Halfway through the season, Texas’ opponents believe they can run the football on the Longhorn defense in order to win games.
After seeing Arkansas run for 333 yards in a win over the Longhorns in September, TCU attempted to do it on October 2 in Fort Worth. When Texas’ attempt to seal the game and go up 19 points was stifled, the Horned Frogs crafted a 13-play, 99-yard scoring drive that took 5:09 off the clock in the fourth quarter. Eight of the 13 plays were rushes, and those rushes Texas struggled to contain set up several passes that moved TCU further down the field.
Unfortunately for the Horned Frogs, Texas countered with their own clock-killing drive to end the game in victory formation for a 32-27 win. The Longhorns were not as lucky Saturday against Oklahoma.
At a certain point in the game, Sooners head coach Lincoln Riley realized his team could move the ball utilizing a strategy analogous to that of the Horned Frogs. With a 28-7 deficit, the only question was whether the Sooners would have enough time to make their plan (steady runs with deep prayers sprinkled in) work.
It did with three seconds to spare. Adjusting for two Texas sacks that cost OU 16 yards, the Sooners had 355 yards on 39 carries. That equates to a whopping 9.1 yards per carry. Kennedy Brooks was the main source of that production, rushing 25 times for 217 yards and two scores, including the final go-ahead touchdown with three ticks of the clock remaining to make it 55-48. The OU efforts resulted in a 35:23 time of possession mark for the crimson and cream.
Texas obviously has a rush defense problem. Raw numbers never tell the entire story, but at a program like the one in Austin any ranking that has the Longhorns in the hundreds tells a sad tale. Through six games, Texas is No. 110 out of 130 teams in run defense, allowing 198 yards per game.
How does Steve Sarkisian and the rest of the Longhorn staff plan to fix it? With an emphasis on fundamentals and techniques.
“When the game starts to get hard and there’s momentum swings and things like that, our ability to trust our fundamentals and our techniques and to execute the call, and it’s not about trying to make a play,” Sarkisian said Monday. “I felt like we had a couple guys trying to make the play, which inevitably we got out of our gaps. That’s happened two weeks in a row, and that’s how runs get out.”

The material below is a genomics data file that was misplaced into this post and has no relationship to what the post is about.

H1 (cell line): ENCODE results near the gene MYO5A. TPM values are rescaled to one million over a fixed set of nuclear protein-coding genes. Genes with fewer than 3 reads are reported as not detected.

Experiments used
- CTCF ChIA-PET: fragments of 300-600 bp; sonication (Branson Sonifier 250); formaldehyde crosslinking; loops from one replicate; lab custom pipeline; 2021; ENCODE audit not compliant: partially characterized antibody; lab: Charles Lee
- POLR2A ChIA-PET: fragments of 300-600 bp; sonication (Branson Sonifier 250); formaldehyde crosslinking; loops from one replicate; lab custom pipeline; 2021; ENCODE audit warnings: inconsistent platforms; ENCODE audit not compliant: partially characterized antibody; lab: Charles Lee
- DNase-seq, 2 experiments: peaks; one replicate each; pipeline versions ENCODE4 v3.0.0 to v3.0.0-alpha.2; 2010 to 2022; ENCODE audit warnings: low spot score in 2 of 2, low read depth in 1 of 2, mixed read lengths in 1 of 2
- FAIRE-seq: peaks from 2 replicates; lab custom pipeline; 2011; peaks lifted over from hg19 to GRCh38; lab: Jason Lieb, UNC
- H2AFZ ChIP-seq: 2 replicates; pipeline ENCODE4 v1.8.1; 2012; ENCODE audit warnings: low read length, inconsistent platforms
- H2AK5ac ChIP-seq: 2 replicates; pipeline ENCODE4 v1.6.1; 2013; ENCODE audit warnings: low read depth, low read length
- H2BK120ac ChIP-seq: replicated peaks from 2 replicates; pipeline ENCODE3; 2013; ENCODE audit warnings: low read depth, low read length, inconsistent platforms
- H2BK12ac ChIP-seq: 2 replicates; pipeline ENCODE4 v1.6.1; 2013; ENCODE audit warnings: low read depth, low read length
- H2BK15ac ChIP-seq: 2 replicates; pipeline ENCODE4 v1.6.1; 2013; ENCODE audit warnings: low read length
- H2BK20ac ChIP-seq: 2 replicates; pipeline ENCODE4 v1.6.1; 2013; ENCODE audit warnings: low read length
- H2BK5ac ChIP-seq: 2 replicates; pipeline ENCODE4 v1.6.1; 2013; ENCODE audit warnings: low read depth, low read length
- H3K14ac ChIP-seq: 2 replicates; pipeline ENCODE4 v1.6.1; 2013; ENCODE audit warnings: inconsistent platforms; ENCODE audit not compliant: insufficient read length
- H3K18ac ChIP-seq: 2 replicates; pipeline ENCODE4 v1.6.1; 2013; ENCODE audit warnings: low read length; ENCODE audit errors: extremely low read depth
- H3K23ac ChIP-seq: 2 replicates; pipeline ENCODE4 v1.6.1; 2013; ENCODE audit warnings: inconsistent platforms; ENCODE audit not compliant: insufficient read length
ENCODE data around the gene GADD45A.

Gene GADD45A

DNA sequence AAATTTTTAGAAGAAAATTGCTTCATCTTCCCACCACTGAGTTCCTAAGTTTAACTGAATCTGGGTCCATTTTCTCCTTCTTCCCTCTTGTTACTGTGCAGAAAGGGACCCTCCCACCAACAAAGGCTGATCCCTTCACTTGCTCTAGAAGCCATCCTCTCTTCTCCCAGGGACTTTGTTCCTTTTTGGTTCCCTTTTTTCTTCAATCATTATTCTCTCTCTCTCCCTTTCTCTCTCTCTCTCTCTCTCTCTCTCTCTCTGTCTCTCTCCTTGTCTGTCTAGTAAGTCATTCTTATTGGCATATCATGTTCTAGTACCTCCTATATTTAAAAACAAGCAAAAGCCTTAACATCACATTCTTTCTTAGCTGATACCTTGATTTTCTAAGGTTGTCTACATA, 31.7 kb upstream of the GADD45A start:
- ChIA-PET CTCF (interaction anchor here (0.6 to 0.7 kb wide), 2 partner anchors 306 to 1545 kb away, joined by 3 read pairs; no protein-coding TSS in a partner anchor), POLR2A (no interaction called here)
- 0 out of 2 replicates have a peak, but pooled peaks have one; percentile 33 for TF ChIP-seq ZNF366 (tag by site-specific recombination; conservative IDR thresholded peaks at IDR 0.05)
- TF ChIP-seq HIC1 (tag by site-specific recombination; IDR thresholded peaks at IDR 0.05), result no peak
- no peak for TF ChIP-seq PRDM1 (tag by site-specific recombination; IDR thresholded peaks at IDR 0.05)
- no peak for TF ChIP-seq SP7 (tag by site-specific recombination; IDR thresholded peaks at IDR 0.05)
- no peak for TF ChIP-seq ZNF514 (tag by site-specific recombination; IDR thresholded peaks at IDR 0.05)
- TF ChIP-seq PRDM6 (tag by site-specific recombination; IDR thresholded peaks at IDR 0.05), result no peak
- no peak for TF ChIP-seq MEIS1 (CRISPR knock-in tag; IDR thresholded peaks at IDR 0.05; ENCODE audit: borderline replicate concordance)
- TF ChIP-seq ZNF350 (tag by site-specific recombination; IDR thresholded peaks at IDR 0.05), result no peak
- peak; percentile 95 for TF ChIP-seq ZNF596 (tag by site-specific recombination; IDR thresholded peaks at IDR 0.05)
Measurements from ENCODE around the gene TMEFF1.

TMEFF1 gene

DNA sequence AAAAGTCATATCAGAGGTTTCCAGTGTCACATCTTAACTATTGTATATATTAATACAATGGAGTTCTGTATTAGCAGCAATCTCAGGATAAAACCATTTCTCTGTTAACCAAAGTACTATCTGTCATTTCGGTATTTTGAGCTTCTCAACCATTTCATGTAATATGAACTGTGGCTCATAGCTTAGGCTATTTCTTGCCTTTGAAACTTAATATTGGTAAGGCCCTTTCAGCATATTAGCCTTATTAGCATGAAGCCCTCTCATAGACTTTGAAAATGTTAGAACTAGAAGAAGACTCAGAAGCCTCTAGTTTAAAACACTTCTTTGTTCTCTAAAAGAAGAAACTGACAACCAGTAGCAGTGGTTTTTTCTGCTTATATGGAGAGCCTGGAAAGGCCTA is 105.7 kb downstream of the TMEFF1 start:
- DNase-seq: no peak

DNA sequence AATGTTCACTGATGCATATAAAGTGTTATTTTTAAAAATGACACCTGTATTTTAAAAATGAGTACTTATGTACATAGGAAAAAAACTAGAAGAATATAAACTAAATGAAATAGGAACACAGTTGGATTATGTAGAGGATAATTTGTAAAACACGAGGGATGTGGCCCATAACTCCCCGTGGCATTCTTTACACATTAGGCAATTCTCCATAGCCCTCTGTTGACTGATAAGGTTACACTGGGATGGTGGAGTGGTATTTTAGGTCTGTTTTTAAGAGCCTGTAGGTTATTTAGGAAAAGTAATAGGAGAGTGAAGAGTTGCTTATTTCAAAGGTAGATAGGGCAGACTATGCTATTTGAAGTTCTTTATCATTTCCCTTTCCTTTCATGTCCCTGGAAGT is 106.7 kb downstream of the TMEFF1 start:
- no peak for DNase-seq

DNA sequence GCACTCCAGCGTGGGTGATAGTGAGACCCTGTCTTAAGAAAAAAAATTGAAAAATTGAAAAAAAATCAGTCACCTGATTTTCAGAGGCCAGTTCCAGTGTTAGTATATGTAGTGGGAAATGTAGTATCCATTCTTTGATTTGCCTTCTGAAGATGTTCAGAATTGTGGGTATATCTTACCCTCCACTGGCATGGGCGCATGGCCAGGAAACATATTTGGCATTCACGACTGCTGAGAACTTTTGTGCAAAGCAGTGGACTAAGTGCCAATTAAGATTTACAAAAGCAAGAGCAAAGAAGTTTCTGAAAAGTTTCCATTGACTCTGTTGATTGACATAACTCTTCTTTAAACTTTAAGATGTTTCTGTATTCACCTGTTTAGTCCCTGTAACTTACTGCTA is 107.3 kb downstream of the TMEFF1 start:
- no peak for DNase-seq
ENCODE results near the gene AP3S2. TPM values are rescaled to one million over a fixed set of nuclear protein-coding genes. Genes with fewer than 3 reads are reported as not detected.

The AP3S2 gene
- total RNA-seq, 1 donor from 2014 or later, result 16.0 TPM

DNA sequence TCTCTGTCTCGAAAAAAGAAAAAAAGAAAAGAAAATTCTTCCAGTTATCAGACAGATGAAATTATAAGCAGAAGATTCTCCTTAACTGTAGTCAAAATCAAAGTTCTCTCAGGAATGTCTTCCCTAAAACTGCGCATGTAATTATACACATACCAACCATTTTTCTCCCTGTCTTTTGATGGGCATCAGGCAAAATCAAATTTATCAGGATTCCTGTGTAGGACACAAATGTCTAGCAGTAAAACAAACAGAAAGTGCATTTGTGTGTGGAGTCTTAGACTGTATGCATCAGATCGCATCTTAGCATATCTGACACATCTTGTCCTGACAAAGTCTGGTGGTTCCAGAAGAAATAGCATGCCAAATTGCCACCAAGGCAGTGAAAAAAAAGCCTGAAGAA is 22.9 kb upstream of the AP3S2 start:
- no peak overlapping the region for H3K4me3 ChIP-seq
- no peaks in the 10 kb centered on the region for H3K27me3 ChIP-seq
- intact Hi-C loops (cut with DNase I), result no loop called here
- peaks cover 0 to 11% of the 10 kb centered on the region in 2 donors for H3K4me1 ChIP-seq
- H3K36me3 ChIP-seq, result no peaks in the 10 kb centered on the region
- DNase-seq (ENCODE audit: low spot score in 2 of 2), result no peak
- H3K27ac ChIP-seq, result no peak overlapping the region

The challenge will be made more difficult by the lack of a starter on the defensive line. Senior Jacoby Jones, who was knocked out of the Red River Shootout early, is slated to have surgery for an injured foot with no clear timetable for his return.
So what does the defensive line have to do to improve down one of its more consistent players?
“Standing your ground,” defensive tackle Keondre Coburn said Monday. “You’ve got to be a dog. We preach that, be a dog every play. If you have the B-gap, stay in the B-gap. A-gap? Control your lineman. Not running sideways instead of straight up the field. It’s little stuff like that we have to fix. It’s there, we just have to execute and just get better with it.”
Those are the technical ways Texas’ surprisingly average defensive line can help the entire defense. What can the whole unit emphasize to make things better, especially against a visiting Oklahoma State offense Texas players believe will run wide often?
“We have to take it more personal, we really do,” defensive tackle Moro Ojomo said Monday. “At the end of the day, every single man on that defense has to take a personal decision that we’re going to stop the run and they’re not going to run on us. We’ve got to go out there and stop the freaking run.”
This week, Texas’ opponent in Oklahoma State has a lead back in Utah State transfer Jaylen Warren who has rushed 95 times for 466 yards and four touchdowns over the last three games.
Run defense has cost Texas twice before, and almost on a third occasion. It will be tested again Saturday by an Oklahoma State team not afraid to run, run, and run some more.
Tackling needs improvement, too. The Longhorns missed several tackles on Sooner touchdown runs, and have been subpar in that metric this year under defensive coordinator Pete Kwiatkowski. It isn’t just a D-line problem, either. Sarkisian mentioned all three levels have had issues bringing ball-carriers to the ground.
His solution to the tackling issue is the same as his solution to the run defense problem. He sees want-to when it comes to tackling, but there’s something missing.
“When we miss, generally we’re not using the proper fundamentals and techniques,” Sarkisian said. “So we’ve got to continue to hone in on that. I think we’ve improved in that area, but we’ve got to be able to do it at critical moments.”
Those fundamentals and techniques will be of high importance when the Cowboys, who average 46 rushing attempts per game, head to Austin for a Saturday tilt.